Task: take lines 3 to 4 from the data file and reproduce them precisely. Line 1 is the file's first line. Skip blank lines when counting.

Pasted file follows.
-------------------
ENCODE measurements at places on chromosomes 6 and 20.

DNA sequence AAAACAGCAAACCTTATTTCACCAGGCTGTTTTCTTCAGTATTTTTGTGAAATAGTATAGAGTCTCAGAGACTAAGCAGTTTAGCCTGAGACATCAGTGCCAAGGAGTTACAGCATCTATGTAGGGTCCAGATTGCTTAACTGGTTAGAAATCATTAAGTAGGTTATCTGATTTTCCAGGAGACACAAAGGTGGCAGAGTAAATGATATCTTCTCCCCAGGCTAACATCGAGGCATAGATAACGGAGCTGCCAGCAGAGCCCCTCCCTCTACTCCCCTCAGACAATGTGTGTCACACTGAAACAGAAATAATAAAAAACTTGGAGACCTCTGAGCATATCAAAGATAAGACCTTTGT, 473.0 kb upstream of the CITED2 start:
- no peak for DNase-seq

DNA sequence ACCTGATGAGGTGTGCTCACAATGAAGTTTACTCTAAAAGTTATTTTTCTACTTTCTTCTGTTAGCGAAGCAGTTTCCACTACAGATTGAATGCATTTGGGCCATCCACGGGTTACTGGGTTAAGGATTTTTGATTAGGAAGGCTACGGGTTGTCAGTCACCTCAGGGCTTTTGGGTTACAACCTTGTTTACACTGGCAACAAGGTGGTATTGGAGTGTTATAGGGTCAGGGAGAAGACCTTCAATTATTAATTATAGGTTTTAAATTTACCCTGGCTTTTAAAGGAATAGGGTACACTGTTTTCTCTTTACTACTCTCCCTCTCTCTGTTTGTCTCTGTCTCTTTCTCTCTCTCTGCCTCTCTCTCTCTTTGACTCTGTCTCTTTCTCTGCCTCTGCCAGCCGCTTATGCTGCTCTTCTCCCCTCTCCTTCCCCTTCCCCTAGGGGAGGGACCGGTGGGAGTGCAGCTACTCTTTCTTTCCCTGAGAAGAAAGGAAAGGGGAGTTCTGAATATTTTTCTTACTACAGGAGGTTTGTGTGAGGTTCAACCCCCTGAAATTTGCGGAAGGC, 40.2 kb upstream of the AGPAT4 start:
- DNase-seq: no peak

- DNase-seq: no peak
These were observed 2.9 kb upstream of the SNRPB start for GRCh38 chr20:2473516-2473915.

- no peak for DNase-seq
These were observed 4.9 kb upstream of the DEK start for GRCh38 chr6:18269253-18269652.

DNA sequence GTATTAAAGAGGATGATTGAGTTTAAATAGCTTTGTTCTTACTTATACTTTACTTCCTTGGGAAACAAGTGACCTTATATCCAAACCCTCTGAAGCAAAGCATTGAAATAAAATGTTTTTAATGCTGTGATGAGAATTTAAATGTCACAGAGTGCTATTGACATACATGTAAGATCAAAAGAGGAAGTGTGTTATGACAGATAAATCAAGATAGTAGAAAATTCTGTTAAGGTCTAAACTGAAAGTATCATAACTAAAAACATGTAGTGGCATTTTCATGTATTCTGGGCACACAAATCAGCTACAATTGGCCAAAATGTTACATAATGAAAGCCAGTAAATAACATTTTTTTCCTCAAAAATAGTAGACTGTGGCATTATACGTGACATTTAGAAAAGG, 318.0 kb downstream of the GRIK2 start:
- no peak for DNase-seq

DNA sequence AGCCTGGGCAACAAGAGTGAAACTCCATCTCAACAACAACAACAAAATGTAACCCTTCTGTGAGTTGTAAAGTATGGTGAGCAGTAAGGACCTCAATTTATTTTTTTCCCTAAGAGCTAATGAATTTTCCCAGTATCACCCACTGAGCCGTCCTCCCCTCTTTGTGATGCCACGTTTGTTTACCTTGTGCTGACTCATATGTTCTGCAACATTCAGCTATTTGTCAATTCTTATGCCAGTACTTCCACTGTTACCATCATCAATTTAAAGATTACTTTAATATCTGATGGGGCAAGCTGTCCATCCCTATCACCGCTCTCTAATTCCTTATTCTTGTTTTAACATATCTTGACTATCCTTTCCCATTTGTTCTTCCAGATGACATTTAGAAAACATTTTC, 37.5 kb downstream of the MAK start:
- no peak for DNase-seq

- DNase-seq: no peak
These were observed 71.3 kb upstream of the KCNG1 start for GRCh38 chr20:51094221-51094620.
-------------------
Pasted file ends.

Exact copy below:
- no peak for DNase-seq

DNA sequence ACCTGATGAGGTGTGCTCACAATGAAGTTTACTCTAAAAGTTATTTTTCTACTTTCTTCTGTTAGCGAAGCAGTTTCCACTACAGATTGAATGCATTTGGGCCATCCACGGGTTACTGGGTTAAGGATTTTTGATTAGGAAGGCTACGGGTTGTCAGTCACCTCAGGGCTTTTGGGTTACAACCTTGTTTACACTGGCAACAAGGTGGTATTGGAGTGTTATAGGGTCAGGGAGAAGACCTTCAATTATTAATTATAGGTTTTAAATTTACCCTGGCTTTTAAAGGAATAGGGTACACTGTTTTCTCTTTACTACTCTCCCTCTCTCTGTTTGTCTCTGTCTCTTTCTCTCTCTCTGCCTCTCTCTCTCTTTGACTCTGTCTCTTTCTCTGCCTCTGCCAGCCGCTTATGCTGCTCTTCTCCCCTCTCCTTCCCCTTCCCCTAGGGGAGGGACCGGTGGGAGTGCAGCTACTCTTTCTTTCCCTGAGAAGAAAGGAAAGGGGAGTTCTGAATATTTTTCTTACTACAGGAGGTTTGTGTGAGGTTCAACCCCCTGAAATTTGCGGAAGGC, 40.2 kb upstream of the AGPAT4 start: